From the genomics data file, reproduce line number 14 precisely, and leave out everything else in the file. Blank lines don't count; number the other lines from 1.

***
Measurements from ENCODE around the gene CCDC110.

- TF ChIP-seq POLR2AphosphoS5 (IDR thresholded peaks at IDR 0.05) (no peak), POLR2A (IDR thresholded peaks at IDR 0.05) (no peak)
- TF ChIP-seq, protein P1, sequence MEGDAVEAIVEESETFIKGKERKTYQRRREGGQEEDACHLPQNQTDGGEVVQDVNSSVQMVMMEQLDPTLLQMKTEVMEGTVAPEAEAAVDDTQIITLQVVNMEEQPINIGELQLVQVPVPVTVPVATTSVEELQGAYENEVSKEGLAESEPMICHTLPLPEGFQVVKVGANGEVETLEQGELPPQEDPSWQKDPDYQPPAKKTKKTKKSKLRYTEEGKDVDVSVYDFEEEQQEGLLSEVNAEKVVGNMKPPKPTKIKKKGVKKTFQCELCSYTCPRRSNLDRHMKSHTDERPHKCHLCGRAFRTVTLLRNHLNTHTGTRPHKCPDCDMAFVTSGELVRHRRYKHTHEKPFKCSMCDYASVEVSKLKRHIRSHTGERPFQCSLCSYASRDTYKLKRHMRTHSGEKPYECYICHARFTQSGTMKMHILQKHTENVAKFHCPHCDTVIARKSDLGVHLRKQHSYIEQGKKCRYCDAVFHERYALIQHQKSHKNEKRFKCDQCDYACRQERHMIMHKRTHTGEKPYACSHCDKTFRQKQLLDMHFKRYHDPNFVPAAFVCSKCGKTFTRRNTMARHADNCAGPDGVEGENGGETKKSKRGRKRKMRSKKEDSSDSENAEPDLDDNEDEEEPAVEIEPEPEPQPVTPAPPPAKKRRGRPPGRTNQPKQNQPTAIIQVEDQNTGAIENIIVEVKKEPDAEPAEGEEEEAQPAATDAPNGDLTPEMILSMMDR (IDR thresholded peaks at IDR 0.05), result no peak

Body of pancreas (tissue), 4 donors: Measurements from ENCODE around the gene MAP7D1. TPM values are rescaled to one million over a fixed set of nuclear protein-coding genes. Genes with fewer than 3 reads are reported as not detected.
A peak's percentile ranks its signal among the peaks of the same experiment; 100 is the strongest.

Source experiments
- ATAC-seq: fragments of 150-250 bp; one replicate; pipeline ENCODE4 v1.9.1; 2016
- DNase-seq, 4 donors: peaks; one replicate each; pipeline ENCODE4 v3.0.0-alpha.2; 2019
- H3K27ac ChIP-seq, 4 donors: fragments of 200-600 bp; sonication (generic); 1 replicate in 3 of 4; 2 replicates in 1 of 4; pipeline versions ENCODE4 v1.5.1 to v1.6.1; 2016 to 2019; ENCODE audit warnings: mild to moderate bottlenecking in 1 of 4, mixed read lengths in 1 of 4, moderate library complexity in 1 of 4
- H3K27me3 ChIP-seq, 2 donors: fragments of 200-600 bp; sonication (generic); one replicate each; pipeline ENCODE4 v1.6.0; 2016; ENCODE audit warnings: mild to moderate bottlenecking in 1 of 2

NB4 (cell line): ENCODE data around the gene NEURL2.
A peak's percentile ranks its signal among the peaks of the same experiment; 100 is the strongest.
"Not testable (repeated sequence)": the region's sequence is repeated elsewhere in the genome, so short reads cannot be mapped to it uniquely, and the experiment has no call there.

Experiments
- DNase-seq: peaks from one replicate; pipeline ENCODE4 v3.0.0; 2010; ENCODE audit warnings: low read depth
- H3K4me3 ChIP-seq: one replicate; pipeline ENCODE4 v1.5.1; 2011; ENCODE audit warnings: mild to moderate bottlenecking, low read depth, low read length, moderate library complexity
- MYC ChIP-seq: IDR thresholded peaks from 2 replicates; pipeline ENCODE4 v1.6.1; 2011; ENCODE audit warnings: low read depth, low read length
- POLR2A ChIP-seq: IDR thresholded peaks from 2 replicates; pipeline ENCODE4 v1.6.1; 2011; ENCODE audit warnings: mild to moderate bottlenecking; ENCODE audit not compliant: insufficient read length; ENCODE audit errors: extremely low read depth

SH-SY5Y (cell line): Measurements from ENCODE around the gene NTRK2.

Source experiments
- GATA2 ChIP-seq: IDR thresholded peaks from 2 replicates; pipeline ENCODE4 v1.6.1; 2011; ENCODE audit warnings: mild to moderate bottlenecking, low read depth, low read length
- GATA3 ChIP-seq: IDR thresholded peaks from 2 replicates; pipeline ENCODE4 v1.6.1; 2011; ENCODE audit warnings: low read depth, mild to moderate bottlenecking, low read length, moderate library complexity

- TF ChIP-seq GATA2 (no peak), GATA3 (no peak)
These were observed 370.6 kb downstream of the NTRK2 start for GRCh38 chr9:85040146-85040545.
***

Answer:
Experiments